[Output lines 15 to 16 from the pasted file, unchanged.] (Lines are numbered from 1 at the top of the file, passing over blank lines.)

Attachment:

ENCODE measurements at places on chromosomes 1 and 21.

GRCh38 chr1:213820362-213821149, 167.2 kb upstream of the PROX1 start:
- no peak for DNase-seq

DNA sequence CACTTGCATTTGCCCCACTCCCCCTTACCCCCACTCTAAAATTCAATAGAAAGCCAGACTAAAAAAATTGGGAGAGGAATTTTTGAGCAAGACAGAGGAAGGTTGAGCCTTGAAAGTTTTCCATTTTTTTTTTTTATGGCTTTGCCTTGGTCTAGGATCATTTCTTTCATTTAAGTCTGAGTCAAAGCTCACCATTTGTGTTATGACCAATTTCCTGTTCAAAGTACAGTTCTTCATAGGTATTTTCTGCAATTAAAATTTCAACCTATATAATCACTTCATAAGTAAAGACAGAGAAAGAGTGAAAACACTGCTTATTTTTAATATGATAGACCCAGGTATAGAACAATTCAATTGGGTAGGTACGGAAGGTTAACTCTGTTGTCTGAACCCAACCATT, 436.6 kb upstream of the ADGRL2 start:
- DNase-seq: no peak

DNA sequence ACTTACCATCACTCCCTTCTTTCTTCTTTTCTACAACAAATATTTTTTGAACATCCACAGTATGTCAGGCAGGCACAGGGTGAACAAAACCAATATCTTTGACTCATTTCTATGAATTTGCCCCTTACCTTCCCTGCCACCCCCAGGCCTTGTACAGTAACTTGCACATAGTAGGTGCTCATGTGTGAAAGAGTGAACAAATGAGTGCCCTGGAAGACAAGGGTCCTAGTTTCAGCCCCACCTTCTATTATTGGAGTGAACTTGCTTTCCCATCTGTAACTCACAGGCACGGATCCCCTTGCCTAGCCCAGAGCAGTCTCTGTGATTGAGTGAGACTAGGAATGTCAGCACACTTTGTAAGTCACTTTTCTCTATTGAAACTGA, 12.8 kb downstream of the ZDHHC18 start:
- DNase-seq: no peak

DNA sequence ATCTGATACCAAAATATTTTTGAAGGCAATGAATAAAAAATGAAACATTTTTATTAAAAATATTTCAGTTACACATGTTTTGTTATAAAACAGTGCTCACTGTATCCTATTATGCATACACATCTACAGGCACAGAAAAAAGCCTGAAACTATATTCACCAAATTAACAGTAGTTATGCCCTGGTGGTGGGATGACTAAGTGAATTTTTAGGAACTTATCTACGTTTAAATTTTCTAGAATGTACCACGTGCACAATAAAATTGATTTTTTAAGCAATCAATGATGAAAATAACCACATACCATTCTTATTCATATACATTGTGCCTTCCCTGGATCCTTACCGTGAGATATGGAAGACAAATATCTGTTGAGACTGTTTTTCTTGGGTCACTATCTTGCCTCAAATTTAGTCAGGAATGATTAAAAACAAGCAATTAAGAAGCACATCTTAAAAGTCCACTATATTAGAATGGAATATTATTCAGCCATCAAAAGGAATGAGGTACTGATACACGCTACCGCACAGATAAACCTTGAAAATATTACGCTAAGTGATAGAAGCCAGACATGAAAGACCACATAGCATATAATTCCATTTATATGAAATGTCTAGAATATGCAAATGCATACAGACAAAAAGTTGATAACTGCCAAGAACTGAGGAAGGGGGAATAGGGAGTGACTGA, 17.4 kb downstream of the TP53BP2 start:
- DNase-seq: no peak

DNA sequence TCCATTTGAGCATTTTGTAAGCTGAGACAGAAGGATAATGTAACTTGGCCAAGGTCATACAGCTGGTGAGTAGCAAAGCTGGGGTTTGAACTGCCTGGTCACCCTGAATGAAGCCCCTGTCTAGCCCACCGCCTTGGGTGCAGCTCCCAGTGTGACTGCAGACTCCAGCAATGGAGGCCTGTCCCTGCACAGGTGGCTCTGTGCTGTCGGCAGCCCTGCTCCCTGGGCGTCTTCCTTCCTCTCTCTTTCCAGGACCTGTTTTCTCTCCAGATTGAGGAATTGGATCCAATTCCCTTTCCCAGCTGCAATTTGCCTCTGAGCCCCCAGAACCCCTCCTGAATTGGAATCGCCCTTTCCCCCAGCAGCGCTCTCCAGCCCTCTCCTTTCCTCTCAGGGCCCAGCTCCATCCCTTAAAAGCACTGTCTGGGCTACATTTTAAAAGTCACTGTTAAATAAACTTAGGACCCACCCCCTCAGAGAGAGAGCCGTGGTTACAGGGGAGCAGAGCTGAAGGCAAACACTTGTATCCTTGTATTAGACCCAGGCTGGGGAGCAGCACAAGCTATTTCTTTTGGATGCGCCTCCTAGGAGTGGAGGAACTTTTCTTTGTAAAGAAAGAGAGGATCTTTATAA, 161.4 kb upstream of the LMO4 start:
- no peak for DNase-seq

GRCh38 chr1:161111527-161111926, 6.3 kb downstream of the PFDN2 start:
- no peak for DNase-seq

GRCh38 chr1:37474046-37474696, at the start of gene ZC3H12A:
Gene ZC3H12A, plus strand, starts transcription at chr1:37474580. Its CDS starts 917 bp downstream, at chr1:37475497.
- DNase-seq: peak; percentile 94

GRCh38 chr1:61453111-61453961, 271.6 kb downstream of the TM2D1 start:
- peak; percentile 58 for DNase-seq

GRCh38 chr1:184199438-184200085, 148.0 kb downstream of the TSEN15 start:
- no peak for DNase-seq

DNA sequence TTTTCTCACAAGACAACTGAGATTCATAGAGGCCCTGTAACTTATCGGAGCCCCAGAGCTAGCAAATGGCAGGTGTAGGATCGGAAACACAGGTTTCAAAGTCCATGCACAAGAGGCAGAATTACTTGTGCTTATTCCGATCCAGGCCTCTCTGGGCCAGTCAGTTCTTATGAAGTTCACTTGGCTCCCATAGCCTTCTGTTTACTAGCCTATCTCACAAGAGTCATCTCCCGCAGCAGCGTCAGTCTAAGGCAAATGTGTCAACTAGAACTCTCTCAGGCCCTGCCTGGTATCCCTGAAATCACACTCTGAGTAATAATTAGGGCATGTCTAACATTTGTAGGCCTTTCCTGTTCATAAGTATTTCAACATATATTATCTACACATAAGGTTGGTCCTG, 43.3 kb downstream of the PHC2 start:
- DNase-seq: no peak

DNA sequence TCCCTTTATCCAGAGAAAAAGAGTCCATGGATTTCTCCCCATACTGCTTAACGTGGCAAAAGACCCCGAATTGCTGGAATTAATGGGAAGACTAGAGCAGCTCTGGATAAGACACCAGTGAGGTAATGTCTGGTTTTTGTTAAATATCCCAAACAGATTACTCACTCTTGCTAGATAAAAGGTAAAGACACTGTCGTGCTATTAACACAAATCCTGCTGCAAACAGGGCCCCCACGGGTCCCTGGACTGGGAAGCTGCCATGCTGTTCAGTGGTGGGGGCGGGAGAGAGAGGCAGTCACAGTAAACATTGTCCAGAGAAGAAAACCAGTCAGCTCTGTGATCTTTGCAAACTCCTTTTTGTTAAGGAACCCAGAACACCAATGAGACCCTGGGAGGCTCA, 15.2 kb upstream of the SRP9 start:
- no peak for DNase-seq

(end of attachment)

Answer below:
Gene ZC3H12A, plus strand, starts transcription at chr1:37474580. Its CDS starts 917 bp downstream, at chr1:37475497.
- DNase-seq: peak; percentile 94